Tag Archives: parenting

Night Owl Homeschooling

One of the many reasons I love homeschooling is that it lets my family work on our own night owl schedule. I am most productive during the late evening hours.

I worked today (my husband was home with the kids) and my kids spent most of their waking, daylight hours outside playing. But here we are, at eleven o’clock at night, everyone happily engrossed in their various projects, self included. I’ve been working on planning for the last couple of hours and as I look up and around, there’s a child drawing math problems on the dry erase board, there’s an art project going on at the dining room table, a documentary playing on TV and an impromptu mythology lesson in the kitchen. The house is calm, peaceful and full of activity.

Everyone will wind down and head to their various bedrooms soon enough. The 11 year old has already read a bedtime to story to the 7 year old, just because she wanted to share the story about the legend of the bluebonnet. Even the two year old is happily creating worlds with littlest pet shops and la la loopsys in the family room.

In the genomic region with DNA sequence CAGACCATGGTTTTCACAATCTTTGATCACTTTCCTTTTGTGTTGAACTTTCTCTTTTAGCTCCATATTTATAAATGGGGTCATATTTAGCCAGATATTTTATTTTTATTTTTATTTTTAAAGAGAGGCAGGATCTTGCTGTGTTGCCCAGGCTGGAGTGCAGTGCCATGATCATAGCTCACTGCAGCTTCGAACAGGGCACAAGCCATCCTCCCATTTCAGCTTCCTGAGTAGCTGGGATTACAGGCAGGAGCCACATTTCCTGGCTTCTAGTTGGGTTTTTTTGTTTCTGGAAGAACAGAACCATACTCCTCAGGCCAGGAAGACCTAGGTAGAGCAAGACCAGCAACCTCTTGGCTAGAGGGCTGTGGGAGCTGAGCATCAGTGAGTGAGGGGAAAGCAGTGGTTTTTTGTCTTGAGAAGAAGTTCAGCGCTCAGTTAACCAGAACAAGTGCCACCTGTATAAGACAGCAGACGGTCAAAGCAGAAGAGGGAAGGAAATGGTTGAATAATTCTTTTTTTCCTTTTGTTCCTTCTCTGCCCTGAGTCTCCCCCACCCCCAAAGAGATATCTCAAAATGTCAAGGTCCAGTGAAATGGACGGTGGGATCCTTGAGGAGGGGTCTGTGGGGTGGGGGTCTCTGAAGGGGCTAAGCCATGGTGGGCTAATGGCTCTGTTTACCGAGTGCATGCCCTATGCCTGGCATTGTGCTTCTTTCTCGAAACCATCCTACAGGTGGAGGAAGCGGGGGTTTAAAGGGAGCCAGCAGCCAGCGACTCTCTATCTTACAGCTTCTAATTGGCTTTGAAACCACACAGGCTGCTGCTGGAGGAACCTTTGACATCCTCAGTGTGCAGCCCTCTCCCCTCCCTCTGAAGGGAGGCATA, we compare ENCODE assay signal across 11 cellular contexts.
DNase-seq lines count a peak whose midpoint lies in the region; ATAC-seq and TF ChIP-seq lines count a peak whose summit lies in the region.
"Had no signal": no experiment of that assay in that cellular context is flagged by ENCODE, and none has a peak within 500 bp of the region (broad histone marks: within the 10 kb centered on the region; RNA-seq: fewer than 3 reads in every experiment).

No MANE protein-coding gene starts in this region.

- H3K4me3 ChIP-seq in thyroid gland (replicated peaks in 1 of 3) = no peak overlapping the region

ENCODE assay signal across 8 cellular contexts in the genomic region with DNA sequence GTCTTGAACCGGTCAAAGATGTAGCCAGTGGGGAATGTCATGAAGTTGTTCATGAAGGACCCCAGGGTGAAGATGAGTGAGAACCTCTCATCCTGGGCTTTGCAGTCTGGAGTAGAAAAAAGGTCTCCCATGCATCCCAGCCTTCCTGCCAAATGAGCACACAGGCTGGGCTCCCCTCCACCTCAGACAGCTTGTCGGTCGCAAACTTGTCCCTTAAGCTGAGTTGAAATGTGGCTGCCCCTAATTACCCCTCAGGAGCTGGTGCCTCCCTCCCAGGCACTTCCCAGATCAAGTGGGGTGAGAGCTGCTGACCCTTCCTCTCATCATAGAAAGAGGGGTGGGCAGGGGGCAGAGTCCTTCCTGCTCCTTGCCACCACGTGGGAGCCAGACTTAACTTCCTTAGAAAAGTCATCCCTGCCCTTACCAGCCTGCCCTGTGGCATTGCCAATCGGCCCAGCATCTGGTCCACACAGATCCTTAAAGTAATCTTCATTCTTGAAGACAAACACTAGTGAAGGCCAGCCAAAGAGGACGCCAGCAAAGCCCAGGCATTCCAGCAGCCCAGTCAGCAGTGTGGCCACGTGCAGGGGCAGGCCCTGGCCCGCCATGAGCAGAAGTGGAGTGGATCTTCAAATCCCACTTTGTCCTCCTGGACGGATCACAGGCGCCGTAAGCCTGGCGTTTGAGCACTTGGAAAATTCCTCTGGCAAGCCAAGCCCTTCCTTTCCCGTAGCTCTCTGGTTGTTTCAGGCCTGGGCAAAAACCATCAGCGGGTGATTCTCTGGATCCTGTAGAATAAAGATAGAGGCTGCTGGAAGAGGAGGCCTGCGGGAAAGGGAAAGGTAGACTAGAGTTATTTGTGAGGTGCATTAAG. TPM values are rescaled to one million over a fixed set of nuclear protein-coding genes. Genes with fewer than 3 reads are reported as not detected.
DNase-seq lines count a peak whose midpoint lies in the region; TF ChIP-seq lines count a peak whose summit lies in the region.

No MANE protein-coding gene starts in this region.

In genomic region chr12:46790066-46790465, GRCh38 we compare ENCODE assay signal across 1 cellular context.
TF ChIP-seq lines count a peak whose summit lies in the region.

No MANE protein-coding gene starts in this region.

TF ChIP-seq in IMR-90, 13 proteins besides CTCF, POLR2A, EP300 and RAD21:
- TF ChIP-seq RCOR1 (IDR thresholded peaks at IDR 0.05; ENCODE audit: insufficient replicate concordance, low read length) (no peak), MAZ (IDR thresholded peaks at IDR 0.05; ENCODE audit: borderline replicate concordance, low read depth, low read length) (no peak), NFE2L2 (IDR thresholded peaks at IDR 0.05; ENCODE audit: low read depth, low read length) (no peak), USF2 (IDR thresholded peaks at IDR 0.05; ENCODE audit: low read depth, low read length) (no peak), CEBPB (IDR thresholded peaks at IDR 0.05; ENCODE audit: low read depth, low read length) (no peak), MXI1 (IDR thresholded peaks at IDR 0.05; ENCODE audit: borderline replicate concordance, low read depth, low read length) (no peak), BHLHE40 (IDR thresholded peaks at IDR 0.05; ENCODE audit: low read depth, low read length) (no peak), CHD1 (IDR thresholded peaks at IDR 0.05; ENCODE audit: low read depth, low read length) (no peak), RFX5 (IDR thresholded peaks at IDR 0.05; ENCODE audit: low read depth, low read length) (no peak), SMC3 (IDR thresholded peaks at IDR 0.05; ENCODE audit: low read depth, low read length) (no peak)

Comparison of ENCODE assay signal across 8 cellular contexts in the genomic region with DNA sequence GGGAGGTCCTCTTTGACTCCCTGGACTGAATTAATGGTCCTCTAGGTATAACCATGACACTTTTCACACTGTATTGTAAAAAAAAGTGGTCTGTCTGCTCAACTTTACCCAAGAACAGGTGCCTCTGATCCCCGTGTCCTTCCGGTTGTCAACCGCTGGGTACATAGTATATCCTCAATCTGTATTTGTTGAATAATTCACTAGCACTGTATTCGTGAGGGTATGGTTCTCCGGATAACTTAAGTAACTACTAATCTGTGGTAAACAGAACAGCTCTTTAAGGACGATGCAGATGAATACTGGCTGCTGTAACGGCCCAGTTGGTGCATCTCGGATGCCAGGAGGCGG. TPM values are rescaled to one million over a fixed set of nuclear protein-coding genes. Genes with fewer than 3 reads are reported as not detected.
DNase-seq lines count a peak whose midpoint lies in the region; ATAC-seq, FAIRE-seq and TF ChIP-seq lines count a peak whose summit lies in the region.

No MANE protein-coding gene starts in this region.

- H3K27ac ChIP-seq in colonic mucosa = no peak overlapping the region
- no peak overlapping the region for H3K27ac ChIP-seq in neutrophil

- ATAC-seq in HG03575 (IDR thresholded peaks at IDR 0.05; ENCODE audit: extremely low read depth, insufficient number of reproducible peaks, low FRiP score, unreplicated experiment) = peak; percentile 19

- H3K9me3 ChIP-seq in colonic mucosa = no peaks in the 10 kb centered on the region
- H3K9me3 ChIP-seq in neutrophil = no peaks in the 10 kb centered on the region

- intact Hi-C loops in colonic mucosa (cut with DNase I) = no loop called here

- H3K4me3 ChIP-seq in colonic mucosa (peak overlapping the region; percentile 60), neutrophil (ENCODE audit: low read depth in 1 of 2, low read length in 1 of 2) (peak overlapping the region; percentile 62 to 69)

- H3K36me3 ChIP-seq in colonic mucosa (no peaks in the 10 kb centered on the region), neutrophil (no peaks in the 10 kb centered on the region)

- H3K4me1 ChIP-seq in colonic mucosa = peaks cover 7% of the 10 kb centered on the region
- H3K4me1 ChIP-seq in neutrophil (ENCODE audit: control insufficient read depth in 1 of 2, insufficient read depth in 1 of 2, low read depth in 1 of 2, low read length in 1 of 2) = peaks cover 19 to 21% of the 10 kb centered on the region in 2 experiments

Having watched them earlier count by tens, correctly identify cardinal ordinal relationships, work math problems for fun, and read aloud to each other, I am once again reassured that they are, in fact, learning. That this is working and most importantly, my kids are happy and enjoy learning.

 

Having a Large Family

Want or have a large family? Worried about or tired of hearing people say you are overpopulating the earth?

First thing you should consider is that there are manybenefits to having a large family. From conflict resolution to recycling, having a large family provides many benefits to both the children and the environment. That’s right, the environment. Many large families have smaller carbon footprints than smaller ones. How is that possible? Well, first of all, there are many things that large families have found they can live without. From making thier own clothes or usign cloth diapers, many large families are very eco concious.